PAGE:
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M10 Tank Destroyer

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M10 Tank Destroyer 1
M10 Tank Destroyer
Production Information

Tank destroyer

Technical Specifications

6 meters


29.93 tons


1 x 375 hp GMC 6046 6-71 engine


48.2 kph


20 mm to 50 mm



  • Tank destroyer
  • Self-propelled gun
Year introduced



The M10 Tank Destroyer, M10 Wolverine, or M10 Gun Motor Carriage was a tank destroyer that was used by the United States during World War II.


The M10 had a crew of five and it had a top speed of about 48.2 km/h. It was also powered by a water cooled, 375 hp, GMC 6046 twin diesel 6-71 engine and it could carry around 620 liters of fuel.[1] The M10 had around 20 mm to 25 mm of armor in and around the tank, though the front gun mantlet had around 50 mm worth of armor.

It was also built on the chassis of an M4A2 Sherman Tank. However, unlike its base, the M10 did not have a Browning M1919 mounted in its bow. Instead, it was armed with the 76.2 mm M7 gun and a 12.7 mm Browning M2HB mounted on a turret ring. Furthermore, the M10 was around six meters long and weighed 29,937 kilograms. It had a 5 speed forward and 1 speed backward transmission.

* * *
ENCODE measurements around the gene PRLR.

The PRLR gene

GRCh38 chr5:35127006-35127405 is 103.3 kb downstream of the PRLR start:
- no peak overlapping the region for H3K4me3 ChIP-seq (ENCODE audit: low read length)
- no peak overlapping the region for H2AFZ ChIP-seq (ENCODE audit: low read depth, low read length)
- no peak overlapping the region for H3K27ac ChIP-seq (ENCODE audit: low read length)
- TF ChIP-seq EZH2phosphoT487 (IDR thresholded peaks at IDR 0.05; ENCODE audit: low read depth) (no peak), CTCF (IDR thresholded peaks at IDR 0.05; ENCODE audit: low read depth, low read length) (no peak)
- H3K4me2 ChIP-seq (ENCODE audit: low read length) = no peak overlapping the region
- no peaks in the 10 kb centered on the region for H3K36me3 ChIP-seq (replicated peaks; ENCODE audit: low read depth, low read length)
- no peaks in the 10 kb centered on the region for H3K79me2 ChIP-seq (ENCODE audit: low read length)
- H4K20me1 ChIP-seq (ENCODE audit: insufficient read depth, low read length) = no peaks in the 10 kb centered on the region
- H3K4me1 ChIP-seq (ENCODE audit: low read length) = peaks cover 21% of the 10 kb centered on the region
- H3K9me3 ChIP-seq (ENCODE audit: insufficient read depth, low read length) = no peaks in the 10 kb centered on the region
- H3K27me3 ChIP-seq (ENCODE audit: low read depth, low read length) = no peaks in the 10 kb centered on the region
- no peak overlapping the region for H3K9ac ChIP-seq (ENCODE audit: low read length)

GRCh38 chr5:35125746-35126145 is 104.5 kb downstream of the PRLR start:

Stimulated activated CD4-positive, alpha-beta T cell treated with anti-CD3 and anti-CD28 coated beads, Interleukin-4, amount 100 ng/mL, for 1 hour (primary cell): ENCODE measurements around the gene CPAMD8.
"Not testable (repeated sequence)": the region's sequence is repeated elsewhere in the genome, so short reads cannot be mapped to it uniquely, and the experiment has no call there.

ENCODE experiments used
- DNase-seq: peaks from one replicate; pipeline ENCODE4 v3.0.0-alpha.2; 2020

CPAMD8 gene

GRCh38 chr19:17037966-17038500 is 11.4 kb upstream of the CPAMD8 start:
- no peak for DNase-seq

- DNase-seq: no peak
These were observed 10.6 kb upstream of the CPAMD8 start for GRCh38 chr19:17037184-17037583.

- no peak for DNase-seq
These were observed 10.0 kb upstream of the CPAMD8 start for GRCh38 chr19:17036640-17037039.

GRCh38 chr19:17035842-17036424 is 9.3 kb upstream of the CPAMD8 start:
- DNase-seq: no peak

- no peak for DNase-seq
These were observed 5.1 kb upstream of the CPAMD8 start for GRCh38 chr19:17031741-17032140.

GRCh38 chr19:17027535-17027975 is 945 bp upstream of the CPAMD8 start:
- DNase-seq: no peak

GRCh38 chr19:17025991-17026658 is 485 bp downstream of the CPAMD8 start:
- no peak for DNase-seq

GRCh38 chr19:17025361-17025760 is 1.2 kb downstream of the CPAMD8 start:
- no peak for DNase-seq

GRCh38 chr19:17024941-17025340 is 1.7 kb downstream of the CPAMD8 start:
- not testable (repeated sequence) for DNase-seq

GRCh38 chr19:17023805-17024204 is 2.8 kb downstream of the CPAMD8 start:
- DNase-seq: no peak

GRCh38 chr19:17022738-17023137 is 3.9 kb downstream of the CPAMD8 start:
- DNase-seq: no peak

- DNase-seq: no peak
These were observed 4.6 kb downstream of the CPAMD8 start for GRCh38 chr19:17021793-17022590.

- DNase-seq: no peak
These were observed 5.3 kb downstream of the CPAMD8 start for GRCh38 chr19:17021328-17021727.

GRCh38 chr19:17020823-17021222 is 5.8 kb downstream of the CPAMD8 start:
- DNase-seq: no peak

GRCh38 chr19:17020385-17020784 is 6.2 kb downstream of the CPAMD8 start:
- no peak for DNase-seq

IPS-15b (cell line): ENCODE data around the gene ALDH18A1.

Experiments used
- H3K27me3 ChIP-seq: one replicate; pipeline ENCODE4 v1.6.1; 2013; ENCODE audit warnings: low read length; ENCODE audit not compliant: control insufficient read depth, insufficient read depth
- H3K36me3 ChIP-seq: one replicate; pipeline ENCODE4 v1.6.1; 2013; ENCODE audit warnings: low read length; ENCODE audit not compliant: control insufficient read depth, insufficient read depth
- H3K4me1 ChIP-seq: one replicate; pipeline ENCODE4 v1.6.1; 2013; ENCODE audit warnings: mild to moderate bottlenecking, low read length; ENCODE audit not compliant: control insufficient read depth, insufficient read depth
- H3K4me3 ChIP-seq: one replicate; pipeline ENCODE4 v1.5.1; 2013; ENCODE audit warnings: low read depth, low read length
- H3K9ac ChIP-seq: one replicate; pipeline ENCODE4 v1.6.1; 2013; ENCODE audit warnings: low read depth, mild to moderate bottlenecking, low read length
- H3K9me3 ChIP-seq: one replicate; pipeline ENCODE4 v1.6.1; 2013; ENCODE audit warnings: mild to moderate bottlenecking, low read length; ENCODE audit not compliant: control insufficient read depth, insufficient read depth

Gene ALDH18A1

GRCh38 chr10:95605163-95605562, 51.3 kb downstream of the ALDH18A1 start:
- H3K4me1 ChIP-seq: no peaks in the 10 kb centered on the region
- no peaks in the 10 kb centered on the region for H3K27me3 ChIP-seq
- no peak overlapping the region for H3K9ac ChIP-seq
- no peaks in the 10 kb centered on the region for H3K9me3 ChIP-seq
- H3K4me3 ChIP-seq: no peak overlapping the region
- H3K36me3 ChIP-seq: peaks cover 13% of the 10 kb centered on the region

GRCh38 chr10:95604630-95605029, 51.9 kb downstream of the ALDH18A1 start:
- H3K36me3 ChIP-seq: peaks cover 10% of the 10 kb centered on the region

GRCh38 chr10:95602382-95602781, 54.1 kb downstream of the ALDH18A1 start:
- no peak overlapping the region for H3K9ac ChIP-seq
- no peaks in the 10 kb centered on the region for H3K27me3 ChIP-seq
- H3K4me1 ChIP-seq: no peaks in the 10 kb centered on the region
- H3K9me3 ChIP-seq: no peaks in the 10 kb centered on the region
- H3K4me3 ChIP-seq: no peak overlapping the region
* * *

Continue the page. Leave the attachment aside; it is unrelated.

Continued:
The M10A1 was a variant of the M10 in which a M4A3 Sherman base was used. It was also about 907 kilograms lighter than the original M10 and it was powered by a 500 hp, gasoline run, Ford GAA engine. Another change is that the M10A1 could carry around 720 liters of fuel and it had slightly thicker armor in the back of the hull. The Achilles Mk IC and Achilles Mk IIC were both British modifications of the M10 and the M10A1. They both had the quick-firing 17-pounder main gun and were both used in campaigns such as those in Italy and France.[2]


The M10 was put into production in 1942 and the M10A1 started production later that year. The M10 was first brought into service in North Africa where it faced Italian and German tanks for the first time. It did respectively well, earning its place among the American tank destroyers and replacing the earlier M3 Half-Track conversion. From then on, the M10 and the M10A1 were both used in the European Theater. They were used in campaigns such as the breakout from Normandy to the crossing of the Rhine. It also fought in other campaigns such as those in the Pacific, though admittedly less effectively. Notably, in the Battle of the Bulge, several Panzer V Panthers were dressed up to look like M10 tank destroyers in a deception campaign.  M10s were still being used after World War II by countries such as China. In total, around 5,000 examples were produced during the war.



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